Fast forward to the next century and countless journeys later — I was married and soon after, a mother. I imagine most people slow down a bit after having kids, but I believe I sped up. It quickly became my mission to share the world with my children, as well. In fact, our road trips grew exponentially after they were born. One day they will almost certainly tell people, “Our mom took us on the craziest adventures.” Though they’d gripe and complain at first, we’ve come to a mutual understanding now and I think they love it. They realize I can’t stop; that I don’t want to stop. 

That’s the way it works, you see. Travel is a dangerous drug — with unimaginable highs and equally empty lows. But more importantly, it’s also a love song. There’s a power that comes with being connected to more of the earth and there’s an energy that propels us to keep looking. Some might say it’s an escape. Others may argue it’s about discovery. Perhaps it is both.

I find there’s a space on the road where time doesn’t quite exist in the same manner as real life; an amalgamation of past and present. It doesn’t matter if it’s an epic, “must-see” place or just an obscure, little town in the middle of nowhere. Often I’m struck most by the minutiae; the old-school diner, the perfect font on the storefront’s sign, the lone horse watching from the side of the road, the random people we meet along the way, or finding fragments of what once was.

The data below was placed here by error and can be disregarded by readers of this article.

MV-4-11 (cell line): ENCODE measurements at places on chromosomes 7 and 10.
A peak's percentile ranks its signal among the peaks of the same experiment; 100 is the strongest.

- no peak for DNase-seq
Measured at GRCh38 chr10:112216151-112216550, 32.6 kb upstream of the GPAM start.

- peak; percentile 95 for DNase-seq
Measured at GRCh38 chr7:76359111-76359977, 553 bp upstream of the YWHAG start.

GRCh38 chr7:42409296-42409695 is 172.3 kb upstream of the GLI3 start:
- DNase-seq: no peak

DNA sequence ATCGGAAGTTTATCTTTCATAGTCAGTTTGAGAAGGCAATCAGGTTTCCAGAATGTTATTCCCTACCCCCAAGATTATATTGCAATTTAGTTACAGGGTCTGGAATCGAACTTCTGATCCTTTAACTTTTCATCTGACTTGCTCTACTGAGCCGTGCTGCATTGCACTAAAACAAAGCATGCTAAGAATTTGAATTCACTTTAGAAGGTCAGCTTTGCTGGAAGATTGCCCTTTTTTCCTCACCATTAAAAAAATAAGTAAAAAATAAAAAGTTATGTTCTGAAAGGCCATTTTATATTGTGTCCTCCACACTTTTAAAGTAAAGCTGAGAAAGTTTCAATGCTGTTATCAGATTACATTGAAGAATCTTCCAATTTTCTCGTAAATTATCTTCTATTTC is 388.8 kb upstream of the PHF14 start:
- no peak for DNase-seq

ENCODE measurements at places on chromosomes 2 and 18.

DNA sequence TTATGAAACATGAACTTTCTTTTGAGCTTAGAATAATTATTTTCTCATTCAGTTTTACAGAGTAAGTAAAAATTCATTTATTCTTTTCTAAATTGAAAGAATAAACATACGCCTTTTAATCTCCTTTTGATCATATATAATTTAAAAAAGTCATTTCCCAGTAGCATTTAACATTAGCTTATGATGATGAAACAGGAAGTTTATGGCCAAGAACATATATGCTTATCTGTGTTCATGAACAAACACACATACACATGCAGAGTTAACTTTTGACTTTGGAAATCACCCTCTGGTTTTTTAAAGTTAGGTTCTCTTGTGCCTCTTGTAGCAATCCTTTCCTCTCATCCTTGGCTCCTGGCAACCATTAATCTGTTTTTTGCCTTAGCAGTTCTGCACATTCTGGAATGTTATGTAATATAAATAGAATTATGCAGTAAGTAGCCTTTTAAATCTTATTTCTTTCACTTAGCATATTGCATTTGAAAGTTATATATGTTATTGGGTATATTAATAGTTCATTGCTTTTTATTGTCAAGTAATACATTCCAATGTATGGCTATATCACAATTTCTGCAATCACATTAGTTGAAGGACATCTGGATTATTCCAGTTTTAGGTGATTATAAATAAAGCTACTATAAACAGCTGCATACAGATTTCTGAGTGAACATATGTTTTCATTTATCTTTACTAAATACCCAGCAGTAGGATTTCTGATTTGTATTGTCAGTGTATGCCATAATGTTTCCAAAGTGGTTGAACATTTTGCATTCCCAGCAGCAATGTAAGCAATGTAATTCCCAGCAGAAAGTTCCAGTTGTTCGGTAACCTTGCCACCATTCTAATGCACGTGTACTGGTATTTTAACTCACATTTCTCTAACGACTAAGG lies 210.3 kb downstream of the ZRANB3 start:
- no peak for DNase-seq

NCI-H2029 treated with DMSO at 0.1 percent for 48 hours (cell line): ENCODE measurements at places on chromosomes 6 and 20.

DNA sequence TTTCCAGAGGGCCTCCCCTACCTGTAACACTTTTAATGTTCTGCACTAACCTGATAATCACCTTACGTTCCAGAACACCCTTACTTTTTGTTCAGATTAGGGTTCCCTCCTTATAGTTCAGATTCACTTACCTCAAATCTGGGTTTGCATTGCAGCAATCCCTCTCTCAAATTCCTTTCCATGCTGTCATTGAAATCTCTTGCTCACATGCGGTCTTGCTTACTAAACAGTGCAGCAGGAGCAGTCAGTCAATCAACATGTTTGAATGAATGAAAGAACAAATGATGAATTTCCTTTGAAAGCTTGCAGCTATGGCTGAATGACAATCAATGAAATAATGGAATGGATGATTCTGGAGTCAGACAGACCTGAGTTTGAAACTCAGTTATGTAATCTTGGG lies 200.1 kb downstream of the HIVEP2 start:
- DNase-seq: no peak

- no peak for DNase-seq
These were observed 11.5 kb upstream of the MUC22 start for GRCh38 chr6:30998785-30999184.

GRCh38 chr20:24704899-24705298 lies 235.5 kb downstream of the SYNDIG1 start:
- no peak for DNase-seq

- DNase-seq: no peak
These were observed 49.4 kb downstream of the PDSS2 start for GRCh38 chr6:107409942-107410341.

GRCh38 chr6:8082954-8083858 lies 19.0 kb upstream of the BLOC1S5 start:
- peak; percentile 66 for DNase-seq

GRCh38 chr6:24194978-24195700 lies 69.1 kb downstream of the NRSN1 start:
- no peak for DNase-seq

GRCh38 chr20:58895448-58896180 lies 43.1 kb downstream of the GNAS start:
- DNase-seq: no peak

For the roads that have been so often traveled, I’ve learned to find beauty in looking at the same thing over and over again. The expanses of empty, desert land easily become a moving meditation. I memorize the hills. I know every exit and photo opportunity. I scan the landscape like a hawk, looking for what I’ve missed; that which I haven’t noticed yet. There must be something else there…

But in my dreams, I’d be able to keep going. I’d simply take off and never come back. There’s so much more for me to see! Some might say I must be running from something, but I reckon this constant need to travel is more like a puzzle. I’m collecting pieces and pictures, understanding the lay of the land, in both a physical and abstract manner. If life is about the journey and the story is in the details, then perhaps the road is just a map where we find the world within ourselves.